Fixing WordPress “404 Object Not Found” Errors on a Mac OS X Local Server Environment

Steve April 18 Local Server , , , , with 7 and 0
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Installing WordPress on a local server environment is fairly straight forward. There are numerous guides to be found on the Internet that’ll walk you through each step.

However, if your local server environment is running on a Mac, the local Apache server may have some difficulty serving WordPress posts and pages resulting in Error 404 Object not found! errors. These errors can often be attributed to the use of custom or so-called pretty permalinks.

The default permalink structure in WordPress is http://domain.com/?p=123. Any other structure requires an .htaccess file containing mod_rewrite directives to re-write the permalink URLs correctly. The kind of directives that are allowed in .htaccess files are controlled by the Apache server’s configuration file: httpd.conf.

The configuration file for the Apache server that ships with Mac OS X is /private/etc/apache2/httpd.conf. The directory where web pages are stored, known as the document root, is set to /Library/WebServer/Documents by default and in the Mac OS X Apache server is configured as follows:

#
# This should be changed to whatever you set DocumentRoot to.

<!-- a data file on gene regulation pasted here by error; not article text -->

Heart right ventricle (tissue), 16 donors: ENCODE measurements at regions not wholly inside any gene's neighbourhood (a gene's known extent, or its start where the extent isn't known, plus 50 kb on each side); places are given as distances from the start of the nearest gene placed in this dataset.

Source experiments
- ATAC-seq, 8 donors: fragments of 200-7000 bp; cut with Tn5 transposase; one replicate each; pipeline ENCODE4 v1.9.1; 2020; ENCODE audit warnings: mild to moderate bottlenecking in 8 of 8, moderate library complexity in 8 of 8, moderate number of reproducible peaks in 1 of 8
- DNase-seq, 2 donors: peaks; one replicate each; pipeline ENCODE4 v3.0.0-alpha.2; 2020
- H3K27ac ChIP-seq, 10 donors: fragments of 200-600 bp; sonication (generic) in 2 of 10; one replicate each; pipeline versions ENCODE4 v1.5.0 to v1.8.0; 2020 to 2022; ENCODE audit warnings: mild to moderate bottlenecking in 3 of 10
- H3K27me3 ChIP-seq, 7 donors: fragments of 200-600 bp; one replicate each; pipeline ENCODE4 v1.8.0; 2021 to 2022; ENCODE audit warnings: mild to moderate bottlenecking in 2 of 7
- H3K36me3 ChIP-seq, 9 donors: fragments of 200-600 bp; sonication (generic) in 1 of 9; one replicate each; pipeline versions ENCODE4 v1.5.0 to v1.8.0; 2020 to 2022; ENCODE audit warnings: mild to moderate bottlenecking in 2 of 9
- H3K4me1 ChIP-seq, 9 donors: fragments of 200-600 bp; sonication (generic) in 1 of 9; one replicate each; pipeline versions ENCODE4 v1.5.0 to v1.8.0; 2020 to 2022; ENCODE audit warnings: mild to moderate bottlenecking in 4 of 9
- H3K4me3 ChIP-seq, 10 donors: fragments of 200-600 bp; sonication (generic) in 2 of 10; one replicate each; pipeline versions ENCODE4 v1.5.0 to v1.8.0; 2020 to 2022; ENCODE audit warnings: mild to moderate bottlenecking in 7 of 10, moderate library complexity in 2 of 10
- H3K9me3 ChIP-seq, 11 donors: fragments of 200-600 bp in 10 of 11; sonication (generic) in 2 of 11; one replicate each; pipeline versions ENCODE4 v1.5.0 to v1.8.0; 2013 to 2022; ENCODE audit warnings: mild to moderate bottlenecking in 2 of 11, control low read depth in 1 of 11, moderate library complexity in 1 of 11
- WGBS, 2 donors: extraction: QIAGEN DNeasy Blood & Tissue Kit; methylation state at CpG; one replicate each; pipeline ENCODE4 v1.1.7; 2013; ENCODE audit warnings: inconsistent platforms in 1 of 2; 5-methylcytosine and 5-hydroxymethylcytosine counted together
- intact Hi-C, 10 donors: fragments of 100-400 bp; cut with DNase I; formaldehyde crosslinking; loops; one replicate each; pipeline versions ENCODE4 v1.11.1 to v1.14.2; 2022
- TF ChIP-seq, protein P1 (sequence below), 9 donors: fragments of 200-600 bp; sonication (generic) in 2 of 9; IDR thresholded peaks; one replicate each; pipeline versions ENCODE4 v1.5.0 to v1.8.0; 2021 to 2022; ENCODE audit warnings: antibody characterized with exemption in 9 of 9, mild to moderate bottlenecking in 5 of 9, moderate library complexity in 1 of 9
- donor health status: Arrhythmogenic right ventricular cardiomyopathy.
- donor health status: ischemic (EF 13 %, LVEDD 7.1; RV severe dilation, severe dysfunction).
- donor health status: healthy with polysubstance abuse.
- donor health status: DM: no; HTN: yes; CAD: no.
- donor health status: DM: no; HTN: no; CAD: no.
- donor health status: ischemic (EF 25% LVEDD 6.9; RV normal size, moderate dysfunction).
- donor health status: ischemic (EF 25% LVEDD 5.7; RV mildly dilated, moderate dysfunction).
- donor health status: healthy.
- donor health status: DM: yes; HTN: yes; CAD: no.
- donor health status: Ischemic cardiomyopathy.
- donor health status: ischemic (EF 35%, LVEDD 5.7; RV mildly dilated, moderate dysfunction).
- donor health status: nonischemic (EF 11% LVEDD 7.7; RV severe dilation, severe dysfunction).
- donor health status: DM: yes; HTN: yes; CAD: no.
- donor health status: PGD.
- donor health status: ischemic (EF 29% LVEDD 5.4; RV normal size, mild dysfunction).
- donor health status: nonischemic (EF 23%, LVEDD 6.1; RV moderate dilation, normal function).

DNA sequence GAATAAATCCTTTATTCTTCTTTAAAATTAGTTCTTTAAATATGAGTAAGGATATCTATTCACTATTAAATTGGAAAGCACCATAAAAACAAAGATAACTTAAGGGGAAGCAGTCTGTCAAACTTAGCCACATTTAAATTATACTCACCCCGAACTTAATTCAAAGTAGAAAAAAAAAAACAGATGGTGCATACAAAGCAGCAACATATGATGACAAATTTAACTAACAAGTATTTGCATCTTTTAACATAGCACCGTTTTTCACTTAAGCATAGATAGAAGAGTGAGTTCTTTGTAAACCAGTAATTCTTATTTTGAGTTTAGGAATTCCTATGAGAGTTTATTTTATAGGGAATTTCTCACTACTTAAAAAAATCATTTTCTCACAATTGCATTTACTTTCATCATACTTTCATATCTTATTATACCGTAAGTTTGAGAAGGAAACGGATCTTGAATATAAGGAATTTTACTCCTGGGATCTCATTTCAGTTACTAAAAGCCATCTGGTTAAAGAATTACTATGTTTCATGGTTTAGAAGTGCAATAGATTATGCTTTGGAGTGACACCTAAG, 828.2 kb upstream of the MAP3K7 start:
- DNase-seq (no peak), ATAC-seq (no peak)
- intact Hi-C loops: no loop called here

#
<Directory "/Library/WebServer/Documents">
    #
    # Possible values for the Options directive are "None", "All",
    # or any combination of:
    #   Indexes Includes FollowSymLinks SymLinksifOwnerMatch ExecCGI MultiViews
    #
    # Note that "MultiViews" must be named *explicitly* --- "Options All"
    # doesn't give it to you.
    #
    # The Options directive is both complicated and important.  Please see
    # http://httpd.apache.org/docs/2.2/mod/core.html#options
    # for more information.
    #
    Options Indexes FollowSymLinks MultiViews

    #
    # AllowOverride controls what directives may be placed in .htaccess files.
    # It can be "All", "None", or any combination of the keywords:
    #   Options FileInfo AuthConfig Limit
    #
    AllowOverride None

    #
    # Controls who can get stuff from this server.
    #
    Order allow,deny
    Allow from all

</Directory>

Default document root configuration in the Mac OS X Apache server configuration file

 

 

On line 214 the AllowOverride directive is set to None. This instructs Apache to completely ignore .htaccess files. Consequently any re-write rules required for pretty permalinks will not be executed resulting in Error 404 Object not found! errors.

The fix is simple and there are two choices: set the AllowOverride directive to FileInfo or All.

Setting the AllowOverride directive to FileInfo allows the use of mod_rewrite directives in .htaccess files.

    #
    # AllowOverride controls what directives may be placed in .htaccess files.
    # It can be "All", "None", or any combination of the keywords:
    #   Options FileInfo AuthConfig Limit
    #
    AllowOverride FileInfo

</Directory>